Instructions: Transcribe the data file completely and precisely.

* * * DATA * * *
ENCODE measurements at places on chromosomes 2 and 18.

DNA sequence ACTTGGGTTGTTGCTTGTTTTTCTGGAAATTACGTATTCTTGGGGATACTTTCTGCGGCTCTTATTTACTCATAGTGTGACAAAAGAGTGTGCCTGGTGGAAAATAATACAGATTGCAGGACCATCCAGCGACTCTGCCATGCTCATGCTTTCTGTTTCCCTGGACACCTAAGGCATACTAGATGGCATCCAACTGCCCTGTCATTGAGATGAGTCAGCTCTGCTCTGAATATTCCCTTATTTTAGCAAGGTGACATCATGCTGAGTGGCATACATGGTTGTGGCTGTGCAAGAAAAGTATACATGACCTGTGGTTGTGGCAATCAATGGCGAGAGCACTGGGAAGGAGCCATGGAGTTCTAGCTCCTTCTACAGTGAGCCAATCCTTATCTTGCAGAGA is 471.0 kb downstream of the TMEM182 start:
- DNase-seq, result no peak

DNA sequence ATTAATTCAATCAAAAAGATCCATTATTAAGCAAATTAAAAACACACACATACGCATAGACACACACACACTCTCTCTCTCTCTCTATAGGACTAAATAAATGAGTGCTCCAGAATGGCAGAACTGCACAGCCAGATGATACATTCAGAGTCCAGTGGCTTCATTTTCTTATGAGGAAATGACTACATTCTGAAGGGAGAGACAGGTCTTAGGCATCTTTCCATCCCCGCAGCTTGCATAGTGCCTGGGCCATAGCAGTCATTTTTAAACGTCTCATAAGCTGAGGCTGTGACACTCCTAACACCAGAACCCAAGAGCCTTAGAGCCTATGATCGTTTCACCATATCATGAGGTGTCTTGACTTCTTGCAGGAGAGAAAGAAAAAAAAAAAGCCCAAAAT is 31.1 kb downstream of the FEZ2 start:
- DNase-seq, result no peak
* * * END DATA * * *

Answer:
ENCODE measurements at places on chromosomes 2 and 18.

DNA sequence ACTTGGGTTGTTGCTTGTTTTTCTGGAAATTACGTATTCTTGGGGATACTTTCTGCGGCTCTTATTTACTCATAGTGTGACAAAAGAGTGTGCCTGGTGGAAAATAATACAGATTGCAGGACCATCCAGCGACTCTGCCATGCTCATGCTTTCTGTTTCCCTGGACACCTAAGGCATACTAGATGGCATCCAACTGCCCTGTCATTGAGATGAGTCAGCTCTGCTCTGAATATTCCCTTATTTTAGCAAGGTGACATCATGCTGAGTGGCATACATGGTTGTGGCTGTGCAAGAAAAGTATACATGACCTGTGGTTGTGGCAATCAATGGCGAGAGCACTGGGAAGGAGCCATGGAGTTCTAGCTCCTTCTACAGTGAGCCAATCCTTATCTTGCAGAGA is 471.0 kb downstream of the TMEM182 start:
- DNase-seq, result no peak

DNA sequence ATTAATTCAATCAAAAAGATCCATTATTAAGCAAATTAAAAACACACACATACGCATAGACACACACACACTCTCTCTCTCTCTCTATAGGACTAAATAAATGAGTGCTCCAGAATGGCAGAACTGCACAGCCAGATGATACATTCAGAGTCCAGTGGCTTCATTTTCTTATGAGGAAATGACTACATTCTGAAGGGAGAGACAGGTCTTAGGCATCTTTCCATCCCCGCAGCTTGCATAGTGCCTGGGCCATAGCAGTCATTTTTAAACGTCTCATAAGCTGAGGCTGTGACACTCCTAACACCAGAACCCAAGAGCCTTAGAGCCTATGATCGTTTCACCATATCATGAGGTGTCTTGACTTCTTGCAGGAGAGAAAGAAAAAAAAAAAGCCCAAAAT is 31.1 kb downstream of the FEZ2 start:
- DNase-seq, result no peak